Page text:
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Thread: Electirc or force air heating

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  1. #1

    Default Electirc or force air heating

    Hello,

    I am buying a new home in Wisconsin. I want to know what kind of heating system should I get installed, force air or Electric? It's a split level/estate home
    Thanks

  2. #2
    Retired Defense Industry Engineer jadnashua's Avatar
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    Without knowing your utility rates there, it is hard to tell for sure. Personally, I really like in-floor radiant heat. This is usually done with a boiler. Forced air can be harsh to some people - heating the air dries it out, but a humidifer can rectify that. Ductwork also allows for central air, but often the ductwork is optimized for heating, which puts the cold air at your feet rather than at your head...adding duct extensions can help with two registers...one at the floor level and on near the ceiling. Shut off one or the other based on the conditioning required.

    Radiant floor heat gives huge flexibility, though...more comfortable heat, no restrictions on where you can put furniture that doesn't block registers, and you don't dry the air out by heating it in a furnace. You can often be comfortable at a lower room temperature, too because your feet are warm, and there are no drafts.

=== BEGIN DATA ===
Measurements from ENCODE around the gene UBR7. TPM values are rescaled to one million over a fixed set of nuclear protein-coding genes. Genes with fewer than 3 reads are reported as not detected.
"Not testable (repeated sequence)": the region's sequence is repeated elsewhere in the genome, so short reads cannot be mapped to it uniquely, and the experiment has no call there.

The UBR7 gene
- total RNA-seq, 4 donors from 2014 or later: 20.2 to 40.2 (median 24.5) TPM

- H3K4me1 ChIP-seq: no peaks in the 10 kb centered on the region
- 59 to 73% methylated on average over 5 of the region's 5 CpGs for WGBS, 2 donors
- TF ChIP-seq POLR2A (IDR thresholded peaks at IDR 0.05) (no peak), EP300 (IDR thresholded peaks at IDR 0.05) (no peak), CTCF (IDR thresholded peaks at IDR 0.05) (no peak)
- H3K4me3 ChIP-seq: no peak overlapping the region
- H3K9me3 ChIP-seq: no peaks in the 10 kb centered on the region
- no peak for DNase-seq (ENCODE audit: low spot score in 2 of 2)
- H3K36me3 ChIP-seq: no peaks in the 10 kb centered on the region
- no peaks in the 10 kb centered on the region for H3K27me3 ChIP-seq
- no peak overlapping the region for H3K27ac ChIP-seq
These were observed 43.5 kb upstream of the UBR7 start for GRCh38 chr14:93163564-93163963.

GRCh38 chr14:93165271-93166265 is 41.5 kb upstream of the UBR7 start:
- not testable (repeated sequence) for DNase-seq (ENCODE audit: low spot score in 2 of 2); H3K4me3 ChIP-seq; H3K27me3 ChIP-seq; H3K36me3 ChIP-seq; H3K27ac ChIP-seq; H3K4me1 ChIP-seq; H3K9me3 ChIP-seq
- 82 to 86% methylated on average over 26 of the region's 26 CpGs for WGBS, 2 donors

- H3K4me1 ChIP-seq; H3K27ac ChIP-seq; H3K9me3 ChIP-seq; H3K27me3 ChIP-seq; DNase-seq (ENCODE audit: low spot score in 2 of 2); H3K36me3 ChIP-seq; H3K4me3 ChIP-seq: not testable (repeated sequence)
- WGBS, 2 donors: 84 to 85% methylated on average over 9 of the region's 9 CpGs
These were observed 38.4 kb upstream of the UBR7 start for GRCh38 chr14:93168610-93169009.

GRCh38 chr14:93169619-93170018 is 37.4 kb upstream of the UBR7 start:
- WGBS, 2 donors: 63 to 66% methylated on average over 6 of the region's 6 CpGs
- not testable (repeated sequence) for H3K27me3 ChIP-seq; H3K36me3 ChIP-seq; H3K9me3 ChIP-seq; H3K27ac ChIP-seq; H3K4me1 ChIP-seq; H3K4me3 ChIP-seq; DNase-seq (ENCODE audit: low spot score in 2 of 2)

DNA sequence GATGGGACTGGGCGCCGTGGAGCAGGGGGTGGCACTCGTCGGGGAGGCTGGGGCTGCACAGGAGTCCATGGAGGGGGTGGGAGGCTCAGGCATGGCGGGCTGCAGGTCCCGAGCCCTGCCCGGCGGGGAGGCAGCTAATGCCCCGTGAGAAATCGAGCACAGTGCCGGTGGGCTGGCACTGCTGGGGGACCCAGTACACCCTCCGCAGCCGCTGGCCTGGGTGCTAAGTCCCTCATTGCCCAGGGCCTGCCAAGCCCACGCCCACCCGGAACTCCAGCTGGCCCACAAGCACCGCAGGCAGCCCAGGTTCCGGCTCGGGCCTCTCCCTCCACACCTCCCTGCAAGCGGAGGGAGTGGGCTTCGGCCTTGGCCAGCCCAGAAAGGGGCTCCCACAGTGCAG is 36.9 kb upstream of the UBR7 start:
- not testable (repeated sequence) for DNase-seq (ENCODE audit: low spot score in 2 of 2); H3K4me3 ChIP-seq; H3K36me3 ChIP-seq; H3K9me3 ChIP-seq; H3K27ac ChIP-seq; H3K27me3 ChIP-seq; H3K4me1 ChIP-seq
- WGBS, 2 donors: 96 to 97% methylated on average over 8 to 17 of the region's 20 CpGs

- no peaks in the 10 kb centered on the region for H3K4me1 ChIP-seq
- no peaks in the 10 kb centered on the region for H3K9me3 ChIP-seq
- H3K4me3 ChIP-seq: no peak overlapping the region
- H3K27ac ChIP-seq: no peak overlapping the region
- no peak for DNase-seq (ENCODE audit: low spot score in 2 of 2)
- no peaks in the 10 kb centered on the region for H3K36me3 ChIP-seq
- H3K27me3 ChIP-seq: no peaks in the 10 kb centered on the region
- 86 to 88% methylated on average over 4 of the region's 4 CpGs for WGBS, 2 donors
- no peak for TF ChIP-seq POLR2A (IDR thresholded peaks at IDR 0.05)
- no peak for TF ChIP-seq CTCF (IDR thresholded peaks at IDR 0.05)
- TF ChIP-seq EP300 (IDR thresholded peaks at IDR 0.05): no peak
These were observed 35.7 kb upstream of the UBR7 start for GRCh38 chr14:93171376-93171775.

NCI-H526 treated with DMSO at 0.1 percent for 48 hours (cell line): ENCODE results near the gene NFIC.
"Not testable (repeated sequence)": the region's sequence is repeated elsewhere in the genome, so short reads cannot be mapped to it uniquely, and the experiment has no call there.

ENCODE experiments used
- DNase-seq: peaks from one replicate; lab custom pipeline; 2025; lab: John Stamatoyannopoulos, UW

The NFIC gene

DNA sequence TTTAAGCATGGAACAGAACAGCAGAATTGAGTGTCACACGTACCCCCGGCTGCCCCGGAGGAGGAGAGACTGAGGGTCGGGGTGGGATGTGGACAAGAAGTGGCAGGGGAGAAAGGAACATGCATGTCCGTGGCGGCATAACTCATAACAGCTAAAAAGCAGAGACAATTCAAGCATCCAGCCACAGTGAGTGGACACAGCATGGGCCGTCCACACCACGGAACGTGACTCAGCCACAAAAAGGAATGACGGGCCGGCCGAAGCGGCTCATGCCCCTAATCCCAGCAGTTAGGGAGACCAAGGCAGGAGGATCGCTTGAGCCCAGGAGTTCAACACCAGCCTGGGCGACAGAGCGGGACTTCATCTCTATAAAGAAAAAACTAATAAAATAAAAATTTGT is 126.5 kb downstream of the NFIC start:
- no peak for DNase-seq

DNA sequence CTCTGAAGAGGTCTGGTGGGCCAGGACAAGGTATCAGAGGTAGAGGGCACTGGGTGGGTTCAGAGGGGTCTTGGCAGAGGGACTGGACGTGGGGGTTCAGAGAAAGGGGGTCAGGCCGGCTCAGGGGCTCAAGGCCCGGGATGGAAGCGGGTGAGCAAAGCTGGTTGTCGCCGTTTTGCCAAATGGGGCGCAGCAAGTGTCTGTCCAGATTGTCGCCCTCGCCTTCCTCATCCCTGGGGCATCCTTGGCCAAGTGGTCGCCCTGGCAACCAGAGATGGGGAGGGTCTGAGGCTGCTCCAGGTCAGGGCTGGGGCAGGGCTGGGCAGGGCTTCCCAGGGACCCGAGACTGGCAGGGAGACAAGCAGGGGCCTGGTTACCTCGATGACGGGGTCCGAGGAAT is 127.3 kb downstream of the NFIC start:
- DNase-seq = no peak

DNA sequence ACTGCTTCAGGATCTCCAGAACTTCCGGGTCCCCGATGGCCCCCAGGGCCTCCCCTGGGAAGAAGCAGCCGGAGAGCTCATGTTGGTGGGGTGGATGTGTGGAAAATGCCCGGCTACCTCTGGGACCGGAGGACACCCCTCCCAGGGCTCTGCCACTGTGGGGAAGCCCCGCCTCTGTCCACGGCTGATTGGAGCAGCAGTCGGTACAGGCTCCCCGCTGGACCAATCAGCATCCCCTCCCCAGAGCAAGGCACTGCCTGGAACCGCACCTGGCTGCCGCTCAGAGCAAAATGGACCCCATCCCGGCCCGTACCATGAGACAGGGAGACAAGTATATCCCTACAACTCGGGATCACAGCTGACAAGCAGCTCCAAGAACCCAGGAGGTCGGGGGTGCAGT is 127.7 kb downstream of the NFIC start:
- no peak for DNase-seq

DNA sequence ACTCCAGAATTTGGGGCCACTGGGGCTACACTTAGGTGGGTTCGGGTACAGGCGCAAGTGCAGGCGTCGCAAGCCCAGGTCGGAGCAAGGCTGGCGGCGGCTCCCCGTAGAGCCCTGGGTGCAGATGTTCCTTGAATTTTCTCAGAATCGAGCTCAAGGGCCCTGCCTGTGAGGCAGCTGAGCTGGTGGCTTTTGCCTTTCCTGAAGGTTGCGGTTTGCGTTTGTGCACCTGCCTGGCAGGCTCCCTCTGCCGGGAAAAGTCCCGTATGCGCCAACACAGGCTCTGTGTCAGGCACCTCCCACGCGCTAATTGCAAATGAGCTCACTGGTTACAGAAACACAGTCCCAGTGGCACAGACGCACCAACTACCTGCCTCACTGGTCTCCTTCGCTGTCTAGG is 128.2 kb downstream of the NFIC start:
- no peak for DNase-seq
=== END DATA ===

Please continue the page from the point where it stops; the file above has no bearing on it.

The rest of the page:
Where I live, in the winter, an electricly heated baseboard house could cost as much as $1,000/month! People here usually go with oil or gas; propane, if they can't or don't want one of the others. Very few people use electric because our rates are among the highest in the country for electric.
    Jim DeBruycker
    Important note - I'm not a pro
    Retired Defense Industry Engineer; Schluter 2.5-day Workshop Completed 2013, 2014

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    Plumber Cass's Avatar
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    You should also look into a heat pump with gas or electric back up.

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    Plumber Cass's Avatar
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    Quote Originally Posted by jadnashua
    Forced air can be harsh to some people - heating the air dries it out,
    How does heating the air dry it out, I would guess the existing moisture in the air is heated with the air then blown back into the house. Continuous loop.

  5. #5
    Retired Defense Industry Engineer jadnashua's Avatar
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    The absolute moisture content remains the same, but the relative humidity drops as you heat the air. Hotter air can hold more moisture, so it appears drier.

    Also, while the new furnaces (at least the better ones) use external air for combustion, all of the older, less efficient ones pulled cold, dry air from outside though cracks, etc., which is much drier than the interior air, ultimately drying the air out even more.
    Jim DeBruycker
    Important note - I'm not a pro
    Retired Defense Industry Engineer; Schluter 2.5-day Workshop Completed 2013, 2014

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